Suppose 𝐼𝐶22 is invertible in , then we have that 𝐻𝑃,𝐾𝐼=(𝐼+𝐶𝑃)1𝐶(𝐼+𝑃𝐶)1𝑇13𝑃(𝐼+𝐶𝑃)1(𝐼+𝑃𝐶)1𝑇23𝑇31𝑇32𝑇33,(3.3) where 𝐶=𝐶11+𝐶12𝐼𝐶221𝐶21,𝑇13=(𝐼+𝐶𝑃)1𝐶12𝐼𝐶221,𝑇23=𝑃(𝐼+𝐶𝑃)1𝐶12𝐼𝐶221,𝑇31=𝐼𝐶221𝐶21𝑃(𝐼+𝐶𝑃)1,𝑇32=𝐼𝐶221𝐶21(𝐼+𝑃𝐶)1,𝑇33=𝐼𝐼𝐶221𝐶21𝑃(𝐼+𝐶𝑃)1𝐶12𝐼𝐶221.(3.4)

Remark 3.2. Notice that the upper left 2×2 corner of the above transfer matrix 𝐻(𝑃,𝐾𝐼) is just the transfer matrix 𝐻(𝑃,𝐶) of the standard feedback system with the plant 𝑃 and the controller 𝐶=𝐶11+𝐶12(𝐼𝐶22)1𝐶21. This implies that the closed-loop system stabilized by controllers with internal loop is more general than the standard feedback system and its transfer matrix provides more information.
Now we can give a parametrization of all stabilizing controllers with internal loop with 𝐼𝐶22 invertible in .

Theorem 3.3. Suppose 𝑃 and there exist 𝑀, 𝑁, 𝑋, 𝑌, 𝑀, 𝑁, 𝑋, 𝑌𝒮 such that 𝑀𝑁 and 𝑁[𝑀] are, respectively, strong right and left representation for 𝑃 that satisfy the double Bezout identity 𝑁𝑀𝑋𝑁𝑌=𝑋𝑁𝑌𝑁𝑀=𝑌𝑋𝑀𝑀𝑌𝑋𝐼00𝐼.(3.5) Then all stabilizing controllers with internal loop 𝐾𝐼=𝐶11𝐶12𝐶21𝐶22 are parameterized by 𝐶11=𝑋+𝑀𝑄𝑌𝑁𝑄1𝑁𝑌𝑄1𝑅1𝑅3+𝑅2𝑌𝑁𝑄1𝑁𝑅11𝑅2𝑌𝑁𝑄1,𝐶12=𝑁𝑌𝑄1𝑅1𝑅3+𝑅2𝑌𝑁𝑄1𝑁𝑅11,𝐶21=𝑅3+𝑅2𝑌𝑁𝑄1𝑁𝑅11𝑅2𝑌𝑁𝑄1,𝐶22𝑅=𝐼3+𝑅2𝑌𝑁𝑄1𝑁𝑅11,(3.6) for some 𝑄,𝑅1,𝑅2,𝑅3𝒮.

In order to prove this theorem clearly, we need the following result which is an improvement of Theorem 2.4. It is interesting that while the two representations for the controller in Theorem 2.4 are independent, the same 𝑄 will in fact work for both.

Theorem 3.4. Suppose 𝑃 satisfies the assumption in Theorem 2.4. Then the stabilizing controller 𝐶 for 𝑃 has the form 𝐶=(𝑌𝑄𝑁)1(𝑋+𝑄𝑀)=(𝑋+𝑀𝑄)(𝑌𝑁𝑄)1 for some 𝑄𝒮.

Proof. Suppose 𝐶 stabilizes 𝑃. By Theorem 2.4, we have that 𝐶 has a right coprime factorization 𝐶=(𝑋+𝑀𝑄)(𝑌𝑁𝑄)1 for some 𝑄𝒮. It is easy to check that 𝑀𝑁𝑀𝑁𝑀=𝑀𝑀𝑁𝑀𝑁=.𝑋+𝑄𝑌𝑄𝑁𝑌𝑁𝑄𝑋+𝑀𝑄𝑁𝑌𝑁Q𝑋+𝑀𝑄𝑋+𝑄𝑌𝑄𝐼00𝐼(3.7) Thus, 𝑀𝑁𝑋+𝑄𝑌𝑄𝑌𝑁𝑄𝑋+𝑀𝑄=0.(3.8) This implies that 𝑀𝑁𝒢(𝐶)=Ran𝑌𝑁𝑄𝑋+𝑀𝑄Ker𝑋+𝑄𝑌𝑄.(3.9) On the other hand, for any 𝑥𝑦Ker[(𝑋+𝑄𝑀)𝑌𝑄𝑁], we have 𝑥𝑦=𝑀𝑀𝑁𝑀𝑁𝑥𝑦=𝑀𝑀𝑁+𝑀𝑁𝑥𝑦=𝑀𝑁𝑥𝑦𝑁𝑌𝑁𝑄𝑋+𝑀𝑄𝑋+𝑄𝑌𝑄𝑁𝑋+𝑄𝑌𝑄𝑌𝑁𝑄𝑋+𝑀𝑄𝑌𝑁𝑄𝑋+𝑀𝑄𝒢(𝐶),(3.10) that is, 𝑀𝑁Ker𝑋+𝑄𝑌𝑄𝒢(𝐶).(3.11) Thus, 𝑀𝑁𝒢(𝐶)=Ker𝑋+𝑄𝑌𝑄.(3.12) Since 𝑀𝑁𝑀𝑋+𝑄𝑌𝑄𝑁=𝐼,(3.13) we obtain that [(𝑋+𝑄𝑀)𝑌𝑄𝑁] is a strong left representation of 𝐶 and 𝐶=(𝑌𝑄𝑁)1(𝑋+𝑄𝑀). This completes the proof.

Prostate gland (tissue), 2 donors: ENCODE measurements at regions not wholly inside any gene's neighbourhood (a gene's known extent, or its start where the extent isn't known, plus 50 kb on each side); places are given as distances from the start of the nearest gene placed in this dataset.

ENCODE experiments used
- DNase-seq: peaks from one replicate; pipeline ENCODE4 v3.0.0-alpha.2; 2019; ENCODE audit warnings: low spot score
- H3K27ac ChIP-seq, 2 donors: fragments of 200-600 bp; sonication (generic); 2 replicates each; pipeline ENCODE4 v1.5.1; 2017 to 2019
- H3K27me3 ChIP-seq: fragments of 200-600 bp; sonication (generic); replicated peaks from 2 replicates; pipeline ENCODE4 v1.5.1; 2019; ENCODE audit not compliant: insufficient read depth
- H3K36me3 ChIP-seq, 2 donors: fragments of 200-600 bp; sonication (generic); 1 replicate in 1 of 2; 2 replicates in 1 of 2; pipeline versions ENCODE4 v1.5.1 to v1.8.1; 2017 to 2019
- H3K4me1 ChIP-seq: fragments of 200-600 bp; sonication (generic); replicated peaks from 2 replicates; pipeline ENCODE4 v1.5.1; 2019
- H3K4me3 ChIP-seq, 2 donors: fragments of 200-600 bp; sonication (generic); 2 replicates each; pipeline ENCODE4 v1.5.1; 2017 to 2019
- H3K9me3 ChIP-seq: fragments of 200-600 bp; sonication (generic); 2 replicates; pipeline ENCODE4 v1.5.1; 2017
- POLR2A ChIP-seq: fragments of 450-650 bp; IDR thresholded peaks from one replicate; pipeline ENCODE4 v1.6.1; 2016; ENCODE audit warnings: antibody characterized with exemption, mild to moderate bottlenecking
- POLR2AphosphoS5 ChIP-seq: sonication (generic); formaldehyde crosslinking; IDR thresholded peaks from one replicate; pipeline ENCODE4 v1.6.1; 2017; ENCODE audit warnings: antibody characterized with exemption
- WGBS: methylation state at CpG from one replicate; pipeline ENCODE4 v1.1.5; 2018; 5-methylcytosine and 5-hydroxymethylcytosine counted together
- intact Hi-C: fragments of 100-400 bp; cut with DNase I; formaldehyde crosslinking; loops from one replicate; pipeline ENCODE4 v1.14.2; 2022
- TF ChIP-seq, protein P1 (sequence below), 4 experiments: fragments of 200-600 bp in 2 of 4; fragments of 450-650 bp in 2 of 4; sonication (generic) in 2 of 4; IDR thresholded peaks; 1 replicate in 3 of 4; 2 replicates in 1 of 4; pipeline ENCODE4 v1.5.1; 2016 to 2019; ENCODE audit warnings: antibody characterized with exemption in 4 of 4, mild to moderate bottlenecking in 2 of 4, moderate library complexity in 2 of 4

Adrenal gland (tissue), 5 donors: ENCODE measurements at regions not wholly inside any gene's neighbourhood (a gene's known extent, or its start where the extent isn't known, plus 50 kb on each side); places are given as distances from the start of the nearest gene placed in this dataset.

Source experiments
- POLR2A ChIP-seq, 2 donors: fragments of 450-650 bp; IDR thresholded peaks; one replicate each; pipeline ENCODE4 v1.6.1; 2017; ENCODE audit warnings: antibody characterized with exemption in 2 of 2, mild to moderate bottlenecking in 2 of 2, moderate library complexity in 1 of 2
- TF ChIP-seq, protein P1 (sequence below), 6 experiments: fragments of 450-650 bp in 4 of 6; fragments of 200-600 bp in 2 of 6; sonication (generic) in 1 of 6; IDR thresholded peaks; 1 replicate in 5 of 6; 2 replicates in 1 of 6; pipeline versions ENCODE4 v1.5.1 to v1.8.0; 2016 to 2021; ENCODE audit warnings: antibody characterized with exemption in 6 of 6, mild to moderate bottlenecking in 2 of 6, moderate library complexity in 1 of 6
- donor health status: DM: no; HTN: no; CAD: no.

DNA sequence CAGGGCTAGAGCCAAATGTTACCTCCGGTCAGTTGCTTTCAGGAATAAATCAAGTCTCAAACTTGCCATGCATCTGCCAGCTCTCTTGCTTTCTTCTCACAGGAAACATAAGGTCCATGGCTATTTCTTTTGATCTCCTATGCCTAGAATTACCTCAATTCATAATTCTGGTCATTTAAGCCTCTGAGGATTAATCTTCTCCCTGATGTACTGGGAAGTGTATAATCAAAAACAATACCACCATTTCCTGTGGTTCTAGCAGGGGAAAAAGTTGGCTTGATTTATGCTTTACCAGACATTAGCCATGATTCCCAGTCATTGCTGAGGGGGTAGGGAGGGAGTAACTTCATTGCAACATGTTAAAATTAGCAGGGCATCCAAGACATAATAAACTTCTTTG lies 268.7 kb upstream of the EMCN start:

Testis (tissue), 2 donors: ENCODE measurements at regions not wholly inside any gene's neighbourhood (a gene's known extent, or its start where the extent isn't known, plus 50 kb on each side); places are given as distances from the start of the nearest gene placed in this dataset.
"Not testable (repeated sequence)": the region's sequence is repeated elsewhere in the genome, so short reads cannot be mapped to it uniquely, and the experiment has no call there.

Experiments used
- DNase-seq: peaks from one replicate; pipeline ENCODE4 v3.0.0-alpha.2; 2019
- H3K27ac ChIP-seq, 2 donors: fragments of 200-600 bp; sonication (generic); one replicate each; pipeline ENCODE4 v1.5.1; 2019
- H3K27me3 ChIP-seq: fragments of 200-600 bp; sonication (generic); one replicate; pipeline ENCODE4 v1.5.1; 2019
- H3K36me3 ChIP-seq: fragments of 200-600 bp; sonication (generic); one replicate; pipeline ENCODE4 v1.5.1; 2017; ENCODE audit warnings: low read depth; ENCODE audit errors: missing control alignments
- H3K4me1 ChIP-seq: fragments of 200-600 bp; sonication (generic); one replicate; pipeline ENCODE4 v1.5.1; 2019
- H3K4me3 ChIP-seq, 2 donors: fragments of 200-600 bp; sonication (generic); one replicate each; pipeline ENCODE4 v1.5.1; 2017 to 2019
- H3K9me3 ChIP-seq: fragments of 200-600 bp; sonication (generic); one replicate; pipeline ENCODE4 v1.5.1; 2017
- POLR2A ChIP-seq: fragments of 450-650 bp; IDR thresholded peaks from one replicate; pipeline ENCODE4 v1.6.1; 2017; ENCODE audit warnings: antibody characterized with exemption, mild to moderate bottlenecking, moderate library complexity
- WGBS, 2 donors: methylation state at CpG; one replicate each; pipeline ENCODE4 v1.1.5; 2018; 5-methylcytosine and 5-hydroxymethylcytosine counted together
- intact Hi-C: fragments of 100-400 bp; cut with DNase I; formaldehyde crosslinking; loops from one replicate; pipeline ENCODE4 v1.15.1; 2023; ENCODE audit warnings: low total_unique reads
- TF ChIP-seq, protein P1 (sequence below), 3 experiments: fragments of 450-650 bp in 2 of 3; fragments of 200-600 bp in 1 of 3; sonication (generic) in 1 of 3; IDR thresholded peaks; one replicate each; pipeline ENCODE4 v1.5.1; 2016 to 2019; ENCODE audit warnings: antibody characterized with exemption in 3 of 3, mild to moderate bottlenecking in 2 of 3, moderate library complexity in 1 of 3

Now we can give the proof of Theorem 3.3.

Proof of Theorem 3.3. Suppose {𝑃,𝐾𝐼} is stable, then every entry of the matrix (𝐼+𝐶𝑃)1𝐶(𝐼+𝑃𝐶)1𝑃(𝐼+𝐶𝑃)1(𝐼+𝑃𝐶)1(3.14) is in 𝒮 and 𝑇13, 𝑇23, 𝑇31, 𝑇32, 𝑇33𝒮. Note that (3.14) is just the transfer matrix 𝐻(𝑃,𝐶) for the standard feedback system. By Theorem 3.4, we see that 𝐶 has the following representation: 𝑁𝐶=𝑌𝑄1𝑀=𝑋+𝑄𝑋+𝑀𝑄𝑌𝑁𝑄1,(3.15) for some 𝑄𝒮. In this case, 𝑇13=(𝐼+𝐶𝑃)1𝐶12𝐼𝐶221𝑁𝐶=𝑀𝑌𝑄12𝐼C221𝑇𝒮,23=𝑃(𝐼+𝐶𝑃)1𝐶12𝐼𝐶221𝑁𝐶=𝑁𝑌𝑄12𝐼𝐶221𝒮,(3.16) if and only if 𝑁𝐶𝑌𝑄12𝐼𝐶221𝒮.(3.17) It follows that 𝐶12𝐼𝐶221=𝑁𝑌𝑄1𝑅1(3.18) for some 𝑅1𝒮.